University of Tennessee College of Medicine and Dentistry Commencement Programs
This collection houses programs (including information about events, speakers, and meetings) documenting the commencement exercises of the University of Tennessee's College of Medicine and Dentistry from 1905 to 1974. After 1924, commencement exercises included a School of Nursing, and after 1938, a School of Biological Sciences. By 1974, the commencement exercises included the College of Medicine, the College of Dentistry, the College of Nursing, the College of Pharmacy, the Graduate School of Medical Sciences, and the College of Community and Allied Health Professions. The program for 1923 is bound in leather and includes a nameplate for Dr. Luther Byron Newman.
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Conditions Governing Use
The copyright interests in this collection remain with the creator. For more information, contact the Special Collections Library.
0.1 Linear Feet
This collection houses programs (including information about events, speakers, and meetings) documenting the commencement exercises of the University of Tennessee's College of Medicine and Dentistry from 1905 to 1974.
The medical department of the University of Tennessee had its roots in the 1850s. During this time, two doctors began a medical school in Nashville and associated themselves with the University of Nashville. In the 1870s, Nashville Medical College opened its doors and quickly became affiliated with the University of Tennessee. The College organized a Dental department in 1878 and by 1909 boasted three programs of study.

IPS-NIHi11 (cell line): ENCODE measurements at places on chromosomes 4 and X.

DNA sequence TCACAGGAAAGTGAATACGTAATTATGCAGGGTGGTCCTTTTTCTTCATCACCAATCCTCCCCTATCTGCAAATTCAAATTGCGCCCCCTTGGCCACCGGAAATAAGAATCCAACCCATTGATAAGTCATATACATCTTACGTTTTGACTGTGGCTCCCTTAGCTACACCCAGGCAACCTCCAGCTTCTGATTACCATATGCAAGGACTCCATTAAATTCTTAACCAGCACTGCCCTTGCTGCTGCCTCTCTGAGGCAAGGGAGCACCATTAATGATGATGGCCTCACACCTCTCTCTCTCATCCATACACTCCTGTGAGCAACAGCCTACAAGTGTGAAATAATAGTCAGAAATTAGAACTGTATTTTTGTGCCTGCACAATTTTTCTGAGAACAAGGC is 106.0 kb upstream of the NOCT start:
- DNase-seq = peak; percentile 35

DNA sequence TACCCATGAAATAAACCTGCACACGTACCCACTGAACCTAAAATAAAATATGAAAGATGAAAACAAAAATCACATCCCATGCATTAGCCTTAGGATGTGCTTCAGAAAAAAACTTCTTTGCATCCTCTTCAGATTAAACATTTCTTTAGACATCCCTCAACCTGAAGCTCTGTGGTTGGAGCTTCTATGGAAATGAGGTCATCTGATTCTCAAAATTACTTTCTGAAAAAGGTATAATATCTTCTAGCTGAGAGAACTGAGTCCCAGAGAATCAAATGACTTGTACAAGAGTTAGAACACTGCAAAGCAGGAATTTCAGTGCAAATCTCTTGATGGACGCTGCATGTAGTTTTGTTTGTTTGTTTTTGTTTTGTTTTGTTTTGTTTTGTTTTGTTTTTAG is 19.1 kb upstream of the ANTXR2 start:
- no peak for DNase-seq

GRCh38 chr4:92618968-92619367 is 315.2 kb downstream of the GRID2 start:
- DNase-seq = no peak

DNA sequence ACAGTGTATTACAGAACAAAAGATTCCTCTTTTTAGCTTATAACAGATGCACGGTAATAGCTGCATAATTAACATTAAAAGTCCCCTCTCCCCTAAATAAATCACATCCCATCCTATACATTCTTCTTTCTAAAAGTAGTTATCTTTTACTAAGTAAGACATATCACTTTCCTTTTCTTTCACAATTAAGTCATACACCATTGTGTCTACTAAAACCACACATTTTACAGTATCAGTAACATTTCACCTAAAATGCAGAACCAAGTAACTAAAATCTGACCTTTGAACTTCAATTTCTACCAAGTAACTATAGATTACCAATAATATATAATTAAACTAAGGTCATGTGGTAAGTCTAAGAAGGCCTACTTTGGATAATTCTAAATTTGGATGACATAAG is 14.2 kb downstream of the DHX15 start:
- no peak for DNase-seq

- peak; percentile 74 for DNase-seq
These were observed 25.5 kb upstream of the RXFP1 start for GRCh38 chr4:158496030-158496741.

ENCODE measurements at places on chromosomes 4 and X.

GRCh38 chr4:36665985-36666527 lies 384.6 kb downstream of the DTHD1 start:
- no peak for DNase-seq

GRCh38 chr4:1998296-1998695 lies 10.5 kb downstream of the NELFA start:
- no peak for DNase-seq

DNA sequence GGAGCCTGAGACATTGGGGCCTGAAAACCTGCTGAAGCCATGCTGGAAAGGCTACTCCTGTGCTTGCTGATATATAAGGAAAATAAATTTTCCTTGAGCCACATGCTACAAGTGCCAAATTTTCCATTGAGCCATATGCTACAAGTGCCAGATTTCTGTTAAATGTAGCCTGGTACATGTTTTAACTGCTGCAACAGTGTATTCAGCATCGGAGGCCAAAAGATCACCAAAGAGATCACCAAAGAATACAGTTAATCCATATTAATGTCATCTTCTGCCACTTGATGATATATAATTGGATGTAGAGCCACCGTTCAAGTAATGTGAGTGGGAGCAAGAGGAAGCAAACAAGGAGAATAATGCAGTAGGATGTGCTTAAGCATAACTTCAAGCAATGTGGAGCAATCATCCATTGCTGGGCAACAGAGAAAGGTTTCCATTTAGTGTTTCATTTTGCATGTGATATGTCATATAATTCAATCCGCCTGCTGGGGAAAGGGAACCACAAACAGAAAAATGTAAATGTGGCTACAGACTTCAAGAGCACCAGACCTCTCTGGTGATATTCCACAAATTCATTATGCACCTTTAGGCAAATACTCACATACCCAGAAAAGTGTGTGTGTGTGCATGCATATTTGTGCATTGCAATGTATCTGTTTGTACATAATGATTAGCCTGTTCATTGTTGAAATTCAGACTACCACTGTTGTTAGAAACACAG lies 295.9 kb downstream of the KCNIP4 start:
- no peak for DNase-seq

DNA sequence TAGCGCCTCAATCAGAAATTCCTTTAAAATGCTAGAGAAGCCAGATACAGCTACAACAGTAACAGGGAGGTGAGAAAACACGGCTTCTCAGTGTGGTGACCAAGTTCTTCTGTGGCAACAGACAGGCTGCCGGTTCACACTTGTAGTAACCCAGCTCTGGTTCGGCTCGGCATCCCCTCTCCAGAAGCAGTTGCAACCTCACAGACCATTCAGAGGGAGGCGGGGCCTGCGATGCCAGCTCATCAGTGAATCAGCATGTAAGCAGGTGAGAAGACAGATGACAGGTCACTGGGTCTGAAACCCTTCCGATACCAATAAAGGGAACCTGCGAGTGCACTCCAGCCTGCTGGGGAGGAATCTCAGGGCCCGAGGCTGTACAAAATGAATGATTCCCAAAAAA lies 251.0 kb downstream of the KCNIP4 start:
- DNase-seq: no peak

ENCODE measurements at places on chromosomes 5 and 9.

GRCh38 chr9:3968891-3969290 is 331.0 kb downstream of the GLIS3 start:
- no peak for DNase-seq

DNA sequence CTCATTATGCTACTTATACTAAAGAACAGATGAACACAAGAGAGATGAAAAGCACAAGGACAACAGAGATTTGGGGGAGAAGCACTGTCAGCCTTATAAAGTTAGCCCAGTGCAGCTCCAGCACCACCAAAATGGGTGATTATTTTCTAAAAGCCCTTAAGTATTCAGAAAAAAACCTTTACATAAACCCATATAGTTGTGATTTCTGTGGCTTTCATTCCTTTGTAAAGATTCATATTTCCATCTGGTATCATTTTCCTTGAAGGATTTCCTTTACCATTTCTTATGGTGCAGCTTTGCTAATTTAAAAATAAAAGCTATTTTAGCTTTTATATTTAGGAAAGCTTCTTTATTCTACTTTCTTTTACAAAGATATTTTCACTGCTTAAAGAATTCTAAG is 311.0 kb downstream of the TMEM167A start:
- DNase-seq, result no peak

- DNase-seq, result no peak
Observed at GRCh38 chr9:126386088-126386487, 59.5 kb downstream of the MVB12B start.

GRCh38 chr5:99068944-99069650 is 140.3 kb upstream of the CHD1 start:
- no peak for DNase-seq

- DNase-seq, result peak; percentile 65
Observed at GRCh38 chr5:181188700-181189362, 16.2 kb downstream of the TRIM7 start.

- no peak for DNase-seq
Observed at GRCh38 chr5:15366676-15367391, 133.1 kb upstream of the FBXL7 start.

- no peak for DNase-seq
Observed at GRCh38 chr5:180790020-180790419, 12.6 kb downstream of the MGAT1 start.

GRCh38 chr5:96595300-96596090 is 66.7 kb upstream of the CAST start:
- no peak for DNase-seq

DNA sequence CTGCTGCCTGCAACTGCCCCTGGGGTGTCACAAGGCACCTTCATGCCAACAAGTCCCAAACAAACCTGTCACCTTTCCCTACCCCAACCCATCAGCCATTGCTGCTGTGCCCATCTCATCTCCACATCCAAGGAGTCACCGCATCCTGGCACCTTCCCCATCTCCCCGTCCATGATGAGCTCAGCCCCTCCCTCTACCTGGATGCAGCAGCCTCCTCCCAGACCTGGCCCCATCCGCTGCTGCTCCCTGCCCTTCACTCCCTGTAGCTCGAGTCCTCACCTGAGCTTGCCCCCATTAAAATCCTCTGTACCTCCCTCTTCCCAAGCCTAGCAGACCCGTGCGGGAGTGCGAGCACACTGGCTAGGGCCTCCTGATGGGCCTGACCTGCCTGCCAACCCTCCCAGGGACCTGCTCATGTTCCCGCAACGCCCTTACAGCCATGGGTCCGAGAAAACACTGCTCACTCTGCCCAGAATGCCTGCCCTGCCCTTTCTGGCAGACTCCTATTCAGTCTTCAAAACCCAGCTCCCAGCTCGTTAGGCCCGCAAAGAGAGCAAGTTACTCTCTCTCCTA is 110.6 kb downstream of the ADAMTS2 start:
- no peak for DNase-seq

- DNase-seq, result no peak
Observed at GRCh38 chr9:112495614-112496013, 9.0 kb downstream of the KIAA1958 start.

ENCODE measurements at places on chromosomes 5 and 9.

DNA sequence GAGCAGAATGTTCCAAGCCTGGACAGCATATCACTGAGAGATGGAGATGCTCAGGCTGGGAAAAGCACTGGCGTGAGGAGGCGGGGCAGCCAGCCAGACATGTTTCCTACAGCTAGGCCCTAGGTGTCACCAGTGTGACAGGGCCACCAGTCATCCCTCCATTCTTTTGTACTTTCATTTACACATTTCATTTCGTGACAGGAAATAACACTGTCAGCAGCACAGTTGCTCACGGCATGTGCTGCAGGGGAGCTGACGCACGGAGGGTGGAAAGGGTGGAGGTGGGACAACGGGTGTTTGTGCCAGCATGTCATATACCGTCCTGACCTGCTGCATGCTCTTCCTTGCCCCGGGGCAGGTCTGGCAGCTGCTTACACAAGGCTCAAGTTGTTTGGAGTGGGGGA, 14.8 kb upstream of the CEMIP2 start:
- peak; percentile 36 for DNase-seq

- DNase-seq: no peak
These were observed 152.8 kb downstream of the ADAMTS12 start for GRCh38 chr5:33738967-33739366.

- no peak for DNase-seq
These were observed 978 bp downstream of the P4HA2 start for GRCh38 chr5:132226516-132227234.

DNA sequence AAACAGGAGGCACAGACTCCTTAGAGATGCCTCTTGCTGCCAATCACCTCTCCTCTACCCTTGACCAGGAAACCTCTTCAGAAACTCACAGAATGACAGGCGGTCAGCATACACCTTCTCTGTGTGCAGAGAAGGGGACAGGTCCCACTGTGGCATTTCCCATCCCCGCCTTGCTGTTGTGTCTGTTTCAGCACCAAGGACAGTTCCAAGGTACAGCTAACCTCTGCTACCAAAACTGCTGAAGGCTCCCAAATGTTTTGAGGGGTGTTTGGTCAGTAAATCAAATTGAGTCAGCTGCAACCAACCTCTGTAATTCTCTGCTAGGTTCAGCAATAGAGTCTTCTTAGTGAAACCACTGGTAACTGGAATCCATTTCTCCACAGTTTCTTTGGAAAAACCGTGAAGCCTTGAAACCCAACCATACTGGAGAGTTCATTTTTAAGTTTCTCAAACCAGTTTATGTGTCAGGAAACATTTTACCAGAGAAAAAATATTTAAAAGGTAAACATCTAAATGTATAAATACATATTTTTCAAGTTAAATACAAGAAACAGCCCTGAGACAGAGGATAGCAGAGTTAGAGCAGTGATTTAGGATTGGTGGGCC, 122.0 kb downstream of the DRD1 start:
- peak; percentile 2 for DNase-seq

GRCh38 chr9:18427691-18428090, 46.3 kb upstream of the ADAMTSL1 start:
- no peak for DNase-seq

In 1909, the University of Tennessee, Vanderbilt University, and the University of Nashville began considering consolidating their medical units. Vanderbilt was unable to agree to the merger, but the other two institutions combined their programs to become the Medical School of the University of Nashville and the University of Tennessee. Their teaching hospital was the Tennessee Hospital located at 614 Broadway in Nashville. The program operated during the 1909-1910 school year, but the arrangement proved to be difficult. Construction of a planned new teaching hospital was delayed due to funding problems, and Abraham Flexner (director of the Rockefeller Institute for Medical Research) declared in 1910 that, with the exception of Vanderbilt, Tennessee medical schools were worthless. The General Assembly rejected funding for the program in 1911, and as a result the new hospital was never built. Already in significant debt, the University of Nashville sold all of its equipment to the University of Tennessee, which moved its program to Memphis to avoid the difficulties attendant upon maintaining a program in Nashville.
Collection consists of one folder.
This collection was donated to the University Archives.